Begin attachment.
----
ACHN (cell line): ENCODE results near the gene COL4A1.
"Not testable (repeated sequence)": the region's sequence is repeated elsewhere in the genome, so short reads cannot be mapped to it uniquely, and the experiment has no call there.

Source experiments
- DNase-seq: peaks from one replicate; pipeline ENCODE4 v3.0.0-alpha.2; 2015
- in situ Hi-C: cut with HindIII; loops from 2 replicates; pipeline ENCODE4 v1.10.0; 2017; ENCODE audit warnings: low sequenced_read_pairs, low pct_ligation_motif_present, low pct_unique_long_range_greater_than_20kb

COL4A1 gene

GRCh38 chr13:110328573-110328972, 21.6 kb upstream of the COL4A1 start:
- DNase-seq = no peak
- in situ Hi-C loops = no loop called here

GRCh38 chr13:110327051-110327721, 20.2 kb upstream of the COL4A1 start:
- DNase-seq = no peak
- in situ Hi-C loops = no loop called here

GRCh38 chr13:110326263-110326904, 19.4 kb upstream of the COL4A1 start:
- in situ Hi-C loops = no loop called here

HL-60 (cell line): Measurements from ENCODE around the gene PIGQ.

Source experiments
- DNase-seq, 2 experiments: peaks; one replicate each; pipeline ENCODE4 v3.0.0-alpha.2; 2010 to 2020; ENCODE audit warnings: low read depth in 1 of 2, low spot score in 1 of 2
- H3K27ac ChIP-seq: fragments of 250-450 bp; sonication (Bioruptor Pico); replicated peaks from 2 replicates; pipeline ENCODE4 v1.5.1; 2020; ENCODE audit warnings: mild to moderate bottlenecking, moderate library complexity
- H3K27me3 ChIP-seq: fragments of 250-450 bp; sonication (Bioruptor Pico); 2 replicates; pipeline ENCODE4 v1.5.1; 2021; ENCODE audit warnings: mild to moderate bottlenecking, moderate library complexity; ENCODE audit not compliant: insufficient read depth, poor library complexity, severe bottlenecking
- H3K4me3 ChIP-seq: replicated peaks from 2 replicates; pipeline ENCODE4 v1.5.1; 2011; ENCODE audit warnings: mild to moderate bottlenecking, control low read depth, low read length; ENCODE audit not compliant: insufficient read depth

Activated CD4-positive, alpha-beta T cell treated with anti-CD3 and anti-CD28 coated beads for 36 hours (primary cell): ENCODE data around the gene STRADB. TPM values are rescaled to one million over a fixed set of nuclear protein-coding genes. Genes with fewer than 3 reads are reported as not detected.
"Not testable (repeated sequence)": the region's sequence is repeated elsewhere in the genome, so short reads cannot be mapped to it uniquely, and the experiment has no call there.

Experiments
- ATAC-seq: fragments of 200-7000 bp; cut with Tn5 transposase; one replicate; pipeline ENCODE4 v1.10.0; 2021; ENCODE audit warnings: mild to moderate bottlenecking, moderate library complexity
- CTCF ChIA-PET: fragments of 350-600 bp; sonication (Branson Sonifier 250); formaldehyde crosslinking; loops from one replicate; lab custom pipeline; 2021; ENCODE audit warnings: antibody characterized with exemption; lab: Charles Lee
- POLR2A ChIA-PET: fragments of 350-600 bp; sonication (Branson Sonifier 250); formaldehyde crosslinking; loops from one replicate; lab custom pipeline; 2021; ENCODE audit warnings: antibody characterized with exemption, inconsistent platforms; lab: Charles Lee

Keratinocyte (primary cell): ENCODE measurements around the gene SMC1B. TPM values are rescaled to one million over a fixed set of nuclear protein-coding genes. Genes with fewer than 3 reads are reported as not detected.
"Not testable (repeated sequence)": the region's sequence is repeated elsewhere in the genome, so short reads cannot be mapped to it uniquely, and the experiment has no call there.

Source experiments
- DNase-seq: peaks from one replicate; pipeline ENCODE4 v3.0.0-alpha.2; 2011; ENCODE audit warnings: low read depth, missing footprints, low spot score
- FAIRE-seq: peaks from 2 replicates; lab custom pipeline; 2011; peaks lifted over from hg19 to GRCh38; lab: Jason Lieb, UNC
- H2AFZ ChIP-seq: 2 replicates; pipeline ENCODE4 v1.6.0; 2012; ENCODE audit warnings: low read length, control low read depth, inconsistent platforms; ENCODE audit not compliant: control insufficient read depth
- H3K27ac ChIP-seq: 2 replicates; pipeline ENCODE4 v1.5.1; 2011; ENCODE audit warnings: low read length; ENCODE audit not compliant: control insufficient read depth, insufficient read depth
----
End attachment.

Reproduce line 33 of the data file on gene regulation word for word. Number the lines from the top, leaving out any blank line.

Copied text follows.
- H3K27ac ChIP-seq: 2 replicates; pipeline ENCODE4 v1.5.1; 2011; ENCODE audit warnings: low read length; ENCODE audit not compliant: control insufficient read depth, insufficient read depth